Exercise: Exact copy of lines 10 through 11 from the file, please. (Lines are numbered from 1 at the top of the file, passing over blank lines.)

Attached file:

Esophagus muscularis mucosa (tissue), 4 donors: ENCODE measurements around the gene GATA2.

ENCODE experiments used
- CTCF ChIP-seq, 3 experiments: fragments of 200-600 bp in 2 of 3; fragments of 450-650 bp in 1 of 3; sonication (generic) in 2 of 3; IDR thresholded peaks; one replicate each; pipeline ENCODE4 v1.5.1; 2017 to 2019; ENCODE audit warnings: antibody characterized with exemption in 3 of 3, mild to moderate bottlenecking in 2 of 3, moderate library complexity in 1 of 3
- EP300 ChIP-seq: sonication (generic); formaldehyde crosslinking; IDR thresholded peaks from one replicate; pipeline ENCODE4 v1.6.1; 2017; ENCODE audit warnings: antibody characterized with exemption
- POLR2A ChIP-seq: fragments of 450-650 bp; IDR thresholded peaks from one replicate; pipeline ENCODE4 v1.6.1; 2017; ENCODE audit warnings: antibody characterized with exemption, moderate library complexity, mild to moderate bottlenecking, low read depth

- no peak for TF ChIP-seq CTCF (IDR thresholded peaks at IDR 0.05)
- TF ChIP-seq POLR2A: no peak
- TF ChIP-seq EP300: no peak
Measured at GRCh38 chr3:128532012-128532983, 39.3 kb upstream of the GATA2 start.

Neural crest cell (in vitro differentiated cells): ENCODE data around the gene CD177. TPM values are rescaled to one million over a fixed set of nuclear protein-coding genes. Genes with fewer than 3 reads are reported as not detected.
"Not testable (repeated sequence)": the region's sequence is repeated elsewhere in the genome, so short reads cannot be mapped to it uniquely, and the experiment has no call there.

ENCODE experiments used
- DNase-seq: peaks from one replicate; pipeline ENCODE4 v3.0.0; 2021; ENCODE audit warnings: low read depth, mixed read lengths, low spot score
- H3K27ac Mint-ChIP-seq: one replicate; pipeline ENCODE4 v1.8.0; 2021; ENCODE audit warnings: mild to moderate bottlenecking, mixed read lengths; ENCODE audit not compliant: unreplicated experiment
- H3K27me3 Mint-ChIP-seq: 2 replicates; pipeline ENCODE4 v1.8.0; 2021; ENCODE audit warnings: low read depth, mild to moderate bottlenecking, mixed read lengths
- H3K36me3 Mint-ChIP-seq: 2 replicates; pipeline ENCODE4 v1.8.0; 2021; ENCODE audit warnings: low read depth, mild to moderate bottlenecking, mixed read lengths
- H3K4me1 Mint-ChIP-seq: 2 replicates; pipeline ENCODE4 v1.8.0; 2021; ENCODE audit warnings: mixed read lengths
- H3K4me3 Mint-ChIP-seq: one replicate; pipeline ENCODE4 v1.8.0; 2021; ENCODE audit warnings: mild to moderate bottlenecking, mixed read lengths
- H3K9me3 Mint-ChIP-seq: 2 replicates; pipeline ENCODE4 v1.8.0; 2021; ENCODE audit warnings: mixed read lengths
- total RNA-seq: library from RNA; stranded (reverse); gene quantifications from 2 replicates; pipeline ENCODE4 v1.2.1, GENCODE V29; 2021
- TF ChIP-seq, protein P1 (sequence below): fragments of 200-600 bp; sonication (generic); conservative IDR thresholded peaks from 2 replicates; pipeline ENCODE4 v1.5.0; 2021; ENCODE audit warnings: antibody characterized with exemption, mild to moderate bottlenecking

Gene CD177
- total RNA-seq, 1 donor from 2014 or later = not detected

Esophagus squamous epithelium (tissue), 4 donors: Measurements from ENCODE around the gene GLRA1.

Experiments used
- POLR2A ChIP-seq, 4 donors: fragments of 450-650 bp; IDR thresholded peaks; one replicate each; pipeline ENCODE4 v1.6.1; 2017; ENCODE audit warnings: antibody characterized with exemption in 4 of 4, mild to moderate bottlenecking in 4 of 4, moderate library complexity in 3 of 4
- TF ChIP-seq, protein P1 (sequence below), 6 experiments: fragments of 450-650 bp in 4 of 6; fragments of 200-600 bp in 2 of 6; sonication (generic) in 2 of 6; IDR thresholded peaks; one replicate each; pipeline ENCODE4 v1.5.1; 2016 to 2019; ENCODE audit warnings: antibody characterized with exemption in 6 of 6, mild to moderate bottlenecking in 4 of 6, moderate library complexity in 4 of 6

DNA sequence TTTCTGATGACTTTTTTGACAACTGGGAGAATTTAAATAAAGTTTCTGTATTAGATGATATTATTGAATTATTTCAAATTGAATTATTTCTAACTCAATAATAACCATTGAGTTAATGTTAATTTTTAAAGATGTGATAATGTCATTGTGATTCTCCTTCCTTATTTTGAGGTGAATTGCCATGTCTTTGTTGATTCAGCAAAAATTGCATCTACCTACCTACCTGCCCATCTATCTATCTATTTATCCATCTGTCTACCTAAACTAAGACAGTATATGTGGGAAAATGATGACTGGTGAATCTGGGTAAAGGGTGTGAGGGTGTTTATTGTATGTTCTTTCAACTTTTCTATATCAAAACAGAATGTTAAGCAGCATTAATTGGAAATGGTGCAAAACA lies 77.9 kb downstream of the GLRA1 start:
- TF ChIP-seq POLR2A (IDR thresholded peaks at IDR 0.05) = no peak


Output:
Neural crest cell (in vitro differentiated cells): ENCODE data around the gene CD177. TPM values are rescaled to one million over a fixed set of nuclear protein-coding genes. Genes with fewer than 3 reads are reported as not detected.
"Not testable (repeated sequence)": the region's sequence is repeated elsewhere in the genome, so short reads cannot be mapped to it uniquely, and the experiment has no call there.